Typical Atrial Flutter Mapping and Ablation 459

        Francesco Notaristefano, Gianluca Zingarini, Claudio Cavallini, Giuseppe Bagliani, Roberto De Ponti, and Fabio M. Leonelli
        Isthmus-dependent flutter represents a defeated arrhythmia. Possibly one of the most outstanding successes in terms of understanding the mechanism behind it has led to an effective, relatively simple, and safe targeted therapy. Technology, fulfilling a number of the clinical electrophysiologist’s dreams, has linked diagnosis and therapy in computerized systems showing real-time imagines of the right atrium, the arrhythmia circuit, and the ablation target. The entire history of clinical electrophysiology is contained in its path and atrial flutter needs to be regarded with immense respect for a large amount of knowledge that its study always engenders.

        Mapping and Ablation of Atypical Atrial Flutters 471

        Jacopo Marazzato, Raffaella Marazzi, Lorenzo A. Doni, Fabio Angeli, Giuseppe Bagliani, Fabio M. Leonelli, and Roberto De Ponti
        Atypical atrial flutters are complex, hard-to-manage atrial arrhythmias. Catheter ablation has progressively emerged as a successful treatment option with a remarkable role played by irrigated-tip catheters and 3D electroanatomic mapping systems. However, despite the improvement of these technologies, the ablation results may be still suboptimal due to the progressive atrial substrate modification occurring in diseased hearts. Hence, a patient-tailored approach is required to improve the long-term success rate in this scenario, aiming at achieving specific procedure end points and detecting any potential arrhythmogenic substrate in each patient.

        Atypical Cases of Typical Atrial Flutter? A Case Study 483

        Roberto De Ponti, Jacopo Marazzato, Fabio Angeli, Manola Vilotta, Federico Blasi, Giuseppe Bagliani, Fabio M. Leonelli, and Raffaella Marazzi
        Ablation of typical atrial flutter has a high safety and efficacy profile, but hidden pitfalls may be encountered. In some cases, a longer cycle length with isoelectric lines is associated with a different or more complex arrhythmogenic substrate, which may be missed if conduction block of the cavotricuspid isthmus is performed in the absence of the clinical arrhythmia. Prior surgery may have consistently modified the atrial substrate and complex or multiple arrhythmias associated with an isthmus-dependent circuit can be encountered. In these cases, electroanatomic mapping is useful to guide the procedure and plan an appropriate ablation strategy.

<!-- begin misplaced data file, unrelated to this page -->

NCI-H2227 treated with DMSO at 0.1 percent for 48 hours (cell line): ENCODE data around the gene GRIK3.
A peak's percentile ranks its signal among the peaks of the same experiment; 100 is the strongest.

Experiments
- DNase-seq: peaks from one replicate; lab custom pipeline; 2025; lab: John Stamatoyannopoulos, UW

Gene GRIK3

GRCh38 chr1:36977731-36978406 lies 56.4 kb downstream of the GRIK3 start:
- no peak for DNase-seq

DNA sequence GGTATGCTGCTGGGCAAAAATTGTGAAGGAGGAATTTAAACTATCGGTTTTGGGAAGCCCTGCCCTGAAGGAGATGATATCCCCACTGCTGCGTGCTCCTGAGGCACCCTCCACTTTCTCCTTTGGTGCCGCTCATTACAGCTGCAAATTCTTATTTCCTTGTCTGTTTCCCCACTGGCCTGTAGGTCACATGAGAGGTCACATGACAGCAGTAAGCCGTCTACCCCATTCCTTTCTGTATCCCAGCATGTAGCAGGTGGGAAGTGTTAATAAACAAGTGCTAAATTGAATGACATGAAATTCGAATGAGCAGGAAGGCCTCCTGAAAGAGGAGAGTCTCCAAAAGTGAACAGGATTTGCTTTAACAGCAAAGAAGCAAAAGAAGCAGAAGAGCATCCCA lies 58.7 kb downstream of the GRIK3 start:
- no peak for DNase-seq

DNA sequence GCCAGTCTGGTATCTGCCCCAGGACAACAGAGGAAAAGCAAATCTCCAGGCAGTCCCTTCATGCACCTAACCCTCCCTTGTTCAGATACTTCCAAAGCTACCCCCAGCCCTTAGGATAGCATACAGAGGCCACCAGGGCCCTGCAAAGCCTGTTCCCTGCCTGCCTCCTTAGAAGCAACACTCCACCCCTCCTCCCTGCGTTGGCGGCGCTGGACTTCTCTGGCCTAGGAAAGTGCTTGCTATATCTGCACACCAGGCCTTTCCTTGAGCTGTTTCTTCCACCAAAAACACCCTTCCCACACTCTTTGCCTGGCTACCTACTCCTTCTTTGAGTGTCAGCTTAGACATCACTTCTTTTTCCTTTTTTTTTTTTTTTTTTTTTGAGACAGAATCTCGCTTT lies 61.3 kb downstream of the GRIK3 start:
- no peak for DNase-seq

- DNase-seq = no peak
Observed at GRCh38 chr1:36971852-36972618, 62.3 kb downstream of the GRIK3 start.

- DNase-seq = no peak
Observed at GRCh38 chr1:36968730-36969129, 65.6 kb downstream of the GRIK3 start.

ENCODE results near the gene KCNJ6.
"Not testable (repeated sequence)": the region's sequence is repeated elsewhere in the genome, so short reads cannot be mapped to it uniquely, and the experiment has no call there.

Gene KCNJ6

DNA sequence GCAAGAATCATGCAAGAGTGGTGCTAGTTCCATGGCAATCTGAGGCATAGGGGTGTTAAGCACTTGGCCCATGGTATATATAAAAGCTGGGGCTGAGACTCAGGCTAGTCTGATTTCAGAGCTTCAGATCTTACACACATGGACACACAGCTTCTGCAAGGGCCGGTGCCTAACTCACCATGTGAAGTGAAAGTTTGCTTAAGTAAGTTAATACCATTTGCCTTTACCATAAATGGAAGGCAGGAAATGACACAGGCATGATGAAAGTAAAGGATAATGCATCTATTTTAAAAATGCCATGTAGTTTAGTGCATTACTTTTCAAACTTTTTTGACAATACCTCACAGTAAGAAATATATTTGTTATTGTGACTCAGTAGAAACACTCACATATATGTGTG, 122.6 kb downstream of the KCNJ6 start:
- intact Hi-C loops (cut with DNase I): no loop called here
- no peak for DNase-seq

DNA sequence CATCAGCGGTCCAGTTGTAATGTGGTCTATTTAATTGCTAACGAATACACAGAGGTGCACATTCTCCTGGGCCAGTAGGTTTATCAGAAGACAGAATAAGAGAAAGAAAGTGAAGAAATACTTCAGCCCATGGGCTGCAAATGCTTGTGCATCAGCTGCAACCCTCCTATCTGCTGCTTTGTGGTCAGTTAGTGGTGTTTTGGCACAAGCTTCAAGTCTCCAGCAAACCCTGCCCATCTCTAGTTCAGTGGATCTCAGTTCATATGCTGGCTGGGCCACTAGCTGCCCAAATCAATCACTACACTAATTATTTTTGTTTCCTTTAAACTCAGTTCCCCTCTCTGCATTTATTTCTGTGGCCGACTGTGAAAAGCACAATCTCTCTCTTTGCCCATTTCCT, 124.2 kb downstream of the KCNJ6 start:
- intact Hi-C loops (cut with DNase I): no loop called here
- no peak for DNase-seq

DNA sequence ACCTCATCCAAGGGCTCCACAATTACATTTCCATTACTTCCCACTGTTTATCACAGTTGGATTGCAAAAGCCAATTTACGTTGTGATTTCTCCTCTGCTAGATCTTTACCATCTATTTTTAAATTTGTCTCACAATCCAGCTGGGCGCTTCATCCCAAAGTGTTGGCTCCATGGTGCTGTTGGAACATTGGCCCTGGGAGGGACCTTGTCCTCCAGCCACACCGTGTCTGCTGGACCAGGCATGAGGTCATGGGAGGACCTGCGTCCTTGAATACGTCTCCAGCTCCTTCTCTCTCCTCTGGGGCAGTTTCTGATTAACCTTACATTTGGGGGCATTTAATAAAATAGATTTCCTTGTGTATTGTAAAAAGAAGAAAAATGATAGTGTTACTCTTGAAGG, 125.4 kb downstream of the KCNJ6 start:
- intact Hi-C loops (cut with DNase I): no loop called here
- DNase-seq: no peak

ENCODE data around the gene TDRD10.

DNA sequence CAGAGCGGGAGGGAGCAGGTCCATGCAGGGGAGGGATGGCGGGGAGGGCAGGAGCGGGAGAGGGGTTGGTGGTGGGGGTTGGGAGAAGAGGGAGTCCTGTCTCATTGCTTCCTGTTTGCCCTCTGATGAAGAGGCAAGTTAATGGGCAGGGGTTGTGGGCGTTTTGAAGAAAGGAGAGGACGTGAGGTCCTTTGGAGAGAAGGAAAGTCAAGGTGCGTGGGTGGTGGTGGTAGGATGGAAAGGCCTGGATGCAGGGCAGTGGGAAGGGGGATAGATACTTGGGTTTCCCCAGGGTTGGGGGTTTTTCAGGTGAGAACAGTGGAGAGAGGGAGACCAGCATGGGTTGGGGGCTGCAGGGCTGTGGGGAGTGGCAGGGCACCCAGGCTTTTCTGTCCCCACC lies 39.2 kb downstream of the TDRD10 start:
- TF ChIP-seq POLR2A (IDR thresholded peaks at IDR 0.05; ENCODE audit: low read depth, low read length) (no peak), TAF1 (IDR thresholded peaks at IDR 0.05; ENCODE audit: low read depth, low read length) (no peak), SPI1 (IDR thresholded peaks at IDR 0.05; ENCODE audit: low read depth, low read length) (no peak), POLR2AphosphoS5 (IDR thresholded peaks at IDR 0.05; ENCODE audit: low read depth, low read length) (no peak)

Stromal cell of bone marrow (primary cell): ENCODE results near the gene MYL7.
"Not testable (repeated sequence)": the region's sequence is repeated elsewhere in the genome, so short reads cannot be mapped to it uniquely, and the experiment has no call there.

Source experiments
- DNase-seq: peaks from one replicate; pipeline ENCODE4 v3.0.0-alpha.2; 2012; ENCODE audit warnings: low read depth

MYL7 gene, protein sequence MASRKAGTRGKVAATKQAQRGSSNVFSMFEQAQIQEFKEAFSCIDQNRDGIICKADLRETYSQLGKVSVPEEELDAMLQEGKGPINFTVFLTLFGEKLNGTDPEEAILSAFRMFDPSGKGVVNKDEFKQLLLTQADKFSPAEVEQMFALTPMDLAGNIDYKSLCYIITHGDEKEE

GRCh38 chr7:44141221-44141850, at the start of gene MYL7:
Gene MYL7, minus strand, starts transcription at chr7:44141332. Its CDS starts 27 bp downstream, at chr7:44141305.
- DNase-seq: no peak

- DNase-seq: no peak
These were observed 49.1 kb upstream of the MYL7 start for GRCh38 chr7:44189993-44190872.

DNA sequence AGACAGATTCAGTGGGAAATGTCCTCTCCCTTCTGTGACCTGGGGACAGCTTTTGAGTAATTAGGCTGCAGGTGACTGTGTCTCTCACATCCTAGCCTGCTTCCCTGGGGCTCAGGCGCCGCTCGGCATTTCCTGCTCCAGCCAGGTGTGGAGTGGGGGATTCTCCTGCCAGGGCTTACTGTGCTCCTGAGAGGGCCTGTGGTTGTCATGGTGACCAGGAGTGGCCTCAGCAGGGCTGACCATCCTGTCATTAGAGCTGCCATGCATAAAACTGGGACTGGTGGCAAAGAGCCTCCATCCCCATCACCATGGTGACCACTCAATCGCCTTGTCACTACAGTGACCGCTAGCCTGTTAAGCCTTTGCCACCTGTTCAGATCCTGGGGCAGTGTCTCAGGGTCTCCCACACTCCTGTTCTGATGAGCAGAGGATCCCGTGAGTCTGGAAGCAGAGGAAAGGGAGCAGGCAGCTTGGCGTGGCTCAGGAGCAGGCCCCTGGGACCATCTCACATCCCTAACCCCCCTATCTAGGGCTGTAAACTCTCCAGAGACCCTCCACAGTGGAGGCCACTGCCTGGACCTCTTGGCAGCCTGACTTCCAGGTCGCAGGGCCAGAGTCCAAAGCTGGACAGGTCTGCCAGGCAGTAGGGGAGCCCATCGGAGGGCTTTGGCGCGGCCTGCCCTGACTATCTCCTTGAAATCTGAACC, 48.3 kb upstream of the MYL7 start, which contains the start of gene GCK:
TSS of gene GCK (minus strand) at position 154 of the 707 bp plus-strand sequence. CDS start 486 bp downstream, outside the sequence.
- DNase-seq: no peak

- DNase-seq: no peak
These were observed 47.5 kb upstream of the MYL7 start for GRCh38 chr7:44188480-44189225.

Atrial Flutter in Pediatric Patients 495

        Fabrizio Drago and Pietro Paolo Tamborrino
        Atrial flutter (AFL) in pediatric patients is a rare condition as the physical dimensions of the immature heart are inadequate to support the arrhythmia. This low incidence makes it difficult for patients in this particular setting to be studied. AFL accounts for 30% of fetal tachyarrhythmias, 11% to 18% of neonatal tachyarrhythmias, and 8% of supraventricular tachyarrhythmias in children older than 1 year of age. Transesophageal overdrive pacing can be used, instead, with lower success rate (60%–70%). The recommended drugs are digoxin which can decrease the ventricular rate until the spontaneous interruption of the AFL. Digoxin can be combined with flecainide or amiodarone in case of failure.